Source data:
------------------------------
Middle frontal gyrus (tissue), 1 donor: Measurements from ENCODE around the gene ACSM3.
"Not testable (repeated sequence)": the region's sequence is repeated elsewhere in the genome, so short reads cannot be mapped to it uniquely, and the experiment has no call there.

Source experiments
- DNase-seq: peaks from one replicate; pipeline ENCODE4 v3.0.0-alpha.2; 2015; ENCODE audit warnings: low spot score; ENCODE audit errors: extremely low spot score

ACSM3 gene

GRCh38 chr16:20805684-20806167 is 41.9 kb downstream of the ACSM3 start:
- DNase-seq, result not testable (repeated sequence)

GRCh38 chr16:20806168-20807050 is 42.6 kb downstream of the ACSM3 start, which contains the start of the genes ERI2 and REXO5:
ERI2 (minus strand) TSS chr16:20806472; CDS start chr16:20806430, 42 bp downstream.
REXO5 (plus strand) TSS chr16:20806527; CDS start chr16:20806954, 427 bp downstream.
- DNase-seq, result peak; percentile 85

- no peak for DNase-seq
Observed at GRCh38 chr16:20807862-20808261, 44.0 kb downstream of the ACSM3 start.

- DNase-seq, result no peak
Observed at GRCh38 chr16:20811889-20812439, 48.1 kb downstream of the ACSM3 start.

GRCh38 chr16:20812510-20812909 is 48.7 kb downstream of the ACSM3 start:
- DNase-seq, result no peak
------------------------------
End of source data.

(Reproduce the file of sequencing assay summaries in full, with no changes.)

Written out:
Middle frontal gyrus (tissue), 1 donor: Measurements from ENCODE around the gene ACSM3.
"Not testable (repeated sequence)": the region's sequence is repeated elsewhere in the genome, so short reads cannot be mapped to it uniquely, and the experiment has no call there.

Source experiments
- DNase-seq: peaks from one replicate; pipeline ENCODE4 v3.0.0-alpha.2; 2015; ENCODE audit warnings: low spot score; ENCODE audit errors: extremely low spot score

ACSM3 gene

GRCh38 chr16:20805684-20806167 is 41.9 kb downstream of the ACSM3 start:
- DNase-seq, result not testable (repeated sequence)

GRCh38 chr16:20806168-20807050 is 42.6 kb downstream of the ACSM3 start, which contains the start of the genes ERI2 and REXO5:
ERI2 (minus strand) TSS chr16:20806472; CDS start chr16:20806430, 42 bp downstream.
REXO5 (plus strand) TSS chr16:20806527; CDS start chr16:20806954, 427 bp downstream.
- DNase-seq, result peak; percentile 85

- no peak for DNase-seq
Observed at GRCh38 chr16:20807862-20808261, 44.0 kb downstream of the ACSM3 start.

- DNase-seq, result no peak
Observed at GRCh38 chr16:20811889-20812439, 48.1 kb downstream of the ACSM3 start.

GRCh38 chr16:20812510-20812909 is 48.7 kb downstream of the ACSM3 start:
- DNase-seq, result no peak